The conclusion drawn by Minister Ruettgers bears repeating here: „in an age of globalization and knowledge, we do not need downward cost competition; what we need is an upward innovation push." (Ruettgers 1997, p. 9)

Minister Ruettgers did not indicate exactly what form this innovation push should take. Instead, he announced the organization of a seminar, which would evaluate the state of progress of innovation research in Germany, and define new requirements.

The President of the German National Committee for the World Energy Council, Gerhard Ott, would be an excellent expert participant for this proposed seminar. In a paper entitled „Energie – kein Thema?" (Energy – No Issue?), he recently expressed his concern about the security of world energy supply, in view of the West’s high dependence on energy imports. He stated that „in the long term, the fact that Western Europe will be increasingly dependent on energy imports, up to 75% in 2020, and increasingly so from politically unstable regions, especially for oil and natural gas, gives us cause for concern." (Ott, G. 1997, p. 128)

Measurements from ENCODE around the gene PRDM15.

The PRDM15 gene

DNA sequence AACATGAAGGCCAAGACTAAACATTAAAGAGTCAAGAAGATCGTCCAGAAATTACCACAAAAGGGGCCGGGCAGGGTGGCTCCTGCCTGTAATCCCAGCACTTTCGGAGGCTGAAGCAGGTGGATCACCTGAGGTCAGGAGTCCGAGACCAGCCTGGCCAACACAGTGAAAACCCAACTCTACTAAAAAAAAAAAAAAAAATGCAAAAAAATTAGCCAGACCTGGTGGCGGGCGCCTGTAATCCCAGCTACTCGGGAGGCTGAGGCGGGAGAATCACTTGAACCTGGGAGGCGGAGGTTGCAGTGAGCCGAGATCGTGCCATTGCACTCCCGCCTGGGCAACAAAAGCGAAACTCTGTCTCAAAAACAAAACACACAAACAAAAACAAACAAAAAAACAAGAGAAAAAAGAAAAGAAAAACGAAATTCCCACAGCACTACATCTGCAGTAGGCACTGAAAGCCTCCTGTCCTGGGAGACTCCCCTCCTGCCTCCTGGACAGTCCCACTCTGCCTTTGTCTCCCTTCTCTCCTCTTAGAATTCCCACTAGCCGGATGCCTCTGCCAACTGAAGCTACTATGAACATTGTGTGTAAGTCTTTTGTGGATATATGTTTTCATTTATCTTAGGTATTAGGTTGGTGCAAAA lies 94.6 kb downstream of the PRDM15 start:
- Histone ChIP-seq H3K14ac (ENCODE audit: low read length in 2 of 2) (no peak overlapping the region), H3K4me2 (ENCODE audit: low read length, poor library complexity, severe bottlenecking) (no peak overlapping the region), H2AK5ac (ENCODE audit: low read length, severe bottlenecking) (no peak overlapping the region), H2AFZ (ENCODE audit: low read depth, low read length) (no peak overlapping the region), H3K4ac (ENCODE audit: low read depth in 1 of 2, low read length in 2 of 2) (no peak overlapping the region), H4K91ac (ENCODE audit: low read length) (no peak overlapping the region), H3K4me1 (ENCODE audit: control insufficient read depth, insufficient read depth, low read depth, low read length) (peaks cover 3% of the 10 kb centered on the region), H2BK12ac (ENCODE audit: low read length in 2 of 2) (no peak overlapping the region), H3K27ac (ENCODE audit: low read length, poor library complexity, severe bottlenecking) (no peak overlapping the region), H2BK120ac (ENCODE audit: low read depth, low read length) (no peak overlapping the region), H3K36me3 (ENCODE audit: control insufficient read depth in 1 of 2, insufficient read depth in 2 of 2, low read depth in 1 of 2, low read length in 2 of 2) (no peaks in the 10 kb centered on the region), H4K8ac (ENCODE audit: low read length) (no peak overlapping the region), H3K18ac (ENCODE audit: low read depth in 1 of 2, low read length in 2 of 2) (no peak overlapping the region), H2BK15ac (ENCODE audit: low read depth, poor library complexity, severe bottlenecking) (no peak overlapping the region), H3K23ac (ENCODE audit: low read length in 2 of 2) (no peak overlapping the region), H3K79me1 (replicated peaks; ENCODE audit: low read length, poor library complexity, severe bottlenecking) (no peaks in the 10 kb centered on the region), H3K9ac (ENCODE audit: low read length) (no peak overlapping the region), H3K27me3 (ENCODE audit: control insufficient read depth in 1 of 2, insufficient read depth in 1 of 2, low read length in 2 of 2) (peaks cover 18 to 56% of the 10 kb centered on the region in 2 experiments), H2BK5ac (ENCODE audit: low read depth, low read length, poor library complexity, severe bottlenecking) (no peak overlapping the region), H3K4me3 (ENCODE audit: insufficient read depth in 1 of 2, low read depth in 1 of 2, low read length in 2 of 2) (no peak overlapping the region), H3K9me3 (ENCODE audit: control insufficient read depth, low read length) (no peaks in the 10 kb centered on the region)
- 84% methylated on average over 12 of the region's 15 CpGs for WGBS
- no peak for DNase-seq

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Ott complains that the „undeniably large potential" of energy efficiency has not been fully realized. He concludes that „without a certain amount of government control, we will not achieve the desired success … especially in light of increasing globalization, liberalization and de-regulation. For all these factors require short-term responses, and are therefore supportive neither of energy-saving measures, which only pay for themselves over longer periods, nor for the development of so-called renewable energy sources." (Ott, G. 1997, p. 132)

The announcement of the German CO2 reduction target of 25% from 1987 levels by the year 2005, re-affirmed the critical role that Germany had played in the early 1990’s, in the current international and European policy-making processes. It was also met with widespread approval in Germany itself. This target was confirmed unanimously in the Bundestag and by the „laender" governments in the Bundesrat. As well, the Federal Ministry for the Environment convened a hearing in May 1991 for the parties concerned. There, broad approval was given by the over 250 representatives of various associations, institutions, private individuals, as well as by industry.